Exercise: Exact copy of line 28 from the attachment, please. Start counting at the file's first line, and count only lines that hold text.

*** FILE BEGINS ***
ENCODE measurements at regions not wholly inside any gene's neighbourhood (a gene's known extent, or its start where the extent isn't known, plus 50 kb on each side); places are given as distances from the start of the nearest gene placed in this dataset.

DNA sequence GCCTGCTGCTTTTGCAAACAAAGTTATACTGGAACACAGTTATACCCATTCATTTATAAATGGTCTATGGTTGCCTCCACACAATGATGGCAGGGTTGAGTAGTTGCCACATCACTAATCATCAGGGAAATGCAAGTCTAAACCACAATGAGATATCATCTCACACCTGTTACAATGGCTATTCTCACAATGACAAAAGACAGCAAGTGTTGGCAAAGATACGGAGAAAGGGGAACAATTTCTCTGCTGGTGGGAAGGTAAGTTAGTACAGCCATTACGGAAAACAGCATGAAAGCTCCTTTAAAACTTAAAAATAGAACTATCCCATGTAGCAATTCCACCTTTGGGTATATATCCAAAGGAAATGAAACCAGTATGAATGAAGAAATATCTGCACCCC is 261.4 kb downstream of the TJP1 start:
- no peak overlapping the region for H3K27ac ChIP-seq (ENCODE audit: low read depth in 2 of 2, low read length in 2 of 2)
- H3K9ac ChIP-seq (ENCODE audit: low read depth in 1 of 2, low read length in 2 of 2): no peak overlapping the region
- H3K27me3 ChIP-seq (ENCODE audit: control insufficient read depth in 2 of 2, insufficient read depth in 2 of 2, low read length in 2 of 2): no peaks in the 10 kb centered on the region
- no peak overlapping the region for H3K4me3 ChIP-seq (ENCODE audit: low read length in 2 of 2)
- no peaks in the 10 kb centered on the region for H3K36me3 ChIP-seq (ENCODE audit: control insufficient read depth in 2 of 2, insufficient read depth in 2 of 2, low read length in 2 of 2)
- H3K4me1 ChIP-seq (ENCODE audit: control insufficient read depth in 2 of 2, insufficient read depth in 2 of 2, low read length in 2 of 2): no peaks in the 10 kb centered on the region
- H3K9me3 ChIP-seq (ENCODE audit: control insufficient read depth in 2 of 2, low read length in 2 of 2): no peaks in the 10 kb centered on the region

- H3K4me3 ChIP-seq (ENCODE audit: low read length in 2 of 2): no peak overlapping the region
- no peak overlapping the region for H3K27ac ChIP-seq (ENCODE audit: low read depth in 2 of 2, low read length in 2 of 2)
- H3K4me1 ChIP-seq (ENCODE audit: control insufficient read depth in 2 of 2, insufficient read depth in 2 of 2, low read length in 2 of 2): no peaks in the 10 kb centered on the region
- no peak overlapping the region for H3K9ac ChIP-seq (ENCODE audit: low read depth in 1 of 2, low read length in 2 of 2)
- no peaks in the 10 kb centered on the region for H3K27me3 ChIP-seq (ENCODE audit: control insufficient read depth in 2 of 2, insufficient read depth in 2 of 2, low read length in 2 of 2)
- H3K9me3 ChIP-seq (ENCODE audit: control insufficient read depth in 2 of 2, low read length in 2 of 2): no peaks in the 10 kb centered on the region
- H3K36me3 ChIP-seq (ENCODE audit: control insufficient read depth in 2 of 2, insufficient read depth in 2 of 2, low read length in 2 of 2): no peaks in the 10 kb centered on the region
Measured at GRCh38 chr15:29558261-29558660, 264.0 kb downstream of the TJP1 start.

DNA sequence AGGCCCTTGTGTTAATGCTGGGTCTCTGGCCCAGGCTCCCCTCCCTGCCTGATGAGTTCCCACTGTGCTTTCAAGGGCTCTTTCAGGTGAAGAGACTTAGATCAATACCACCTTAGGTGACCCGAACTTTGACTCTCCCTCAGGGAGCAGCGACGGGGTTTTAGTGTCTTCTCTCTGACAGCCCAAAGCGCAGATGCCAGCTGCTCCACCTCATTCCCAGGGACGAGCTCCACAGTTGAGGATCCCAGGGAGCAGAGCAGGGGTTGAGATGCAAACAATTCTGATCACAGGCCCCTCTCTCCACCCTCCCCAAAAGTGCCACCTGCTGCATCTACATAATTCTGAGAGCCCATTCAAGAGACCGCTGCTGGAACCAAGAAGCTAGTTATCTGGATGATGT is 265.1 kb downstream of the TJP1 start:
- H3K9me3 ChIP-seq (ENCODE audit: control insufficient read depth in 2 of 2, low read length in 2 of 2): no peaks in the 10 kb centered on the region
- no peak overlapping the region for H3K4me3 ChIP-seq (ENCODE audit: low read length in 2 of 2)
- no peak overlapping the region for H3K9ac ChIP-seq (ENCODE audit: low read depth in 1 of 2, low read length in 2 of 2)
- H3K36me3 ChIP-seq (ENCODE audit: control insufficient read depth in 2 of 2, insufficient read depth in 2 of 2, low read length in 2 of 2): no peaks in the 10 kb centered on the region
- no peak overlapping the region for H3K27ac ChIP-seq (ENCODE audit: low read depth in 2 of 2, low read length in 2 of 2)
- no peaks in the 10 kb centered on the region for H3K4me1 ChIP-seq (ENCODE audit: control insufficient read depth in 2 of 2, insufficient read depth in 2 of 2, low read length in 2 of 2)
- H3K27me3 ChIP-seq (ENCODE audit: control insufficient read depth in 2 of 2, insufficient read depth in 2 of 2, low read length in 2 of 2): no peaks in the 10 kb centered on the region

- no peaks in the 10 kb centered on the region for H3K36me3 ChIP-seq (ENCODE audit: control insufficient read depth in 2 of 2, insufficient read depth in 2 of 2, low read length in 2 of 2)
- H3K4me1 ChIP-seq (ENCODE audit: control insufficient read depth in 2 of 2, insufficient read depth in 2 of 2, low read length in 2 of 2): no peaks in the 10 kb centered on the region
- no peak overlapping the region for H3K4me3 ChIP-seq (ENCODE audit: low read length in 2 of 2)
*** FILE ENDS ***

- no peak overlapping the region for H3K4me3 ChIP-seq (ENCODE audit: low read length in 2 of 2)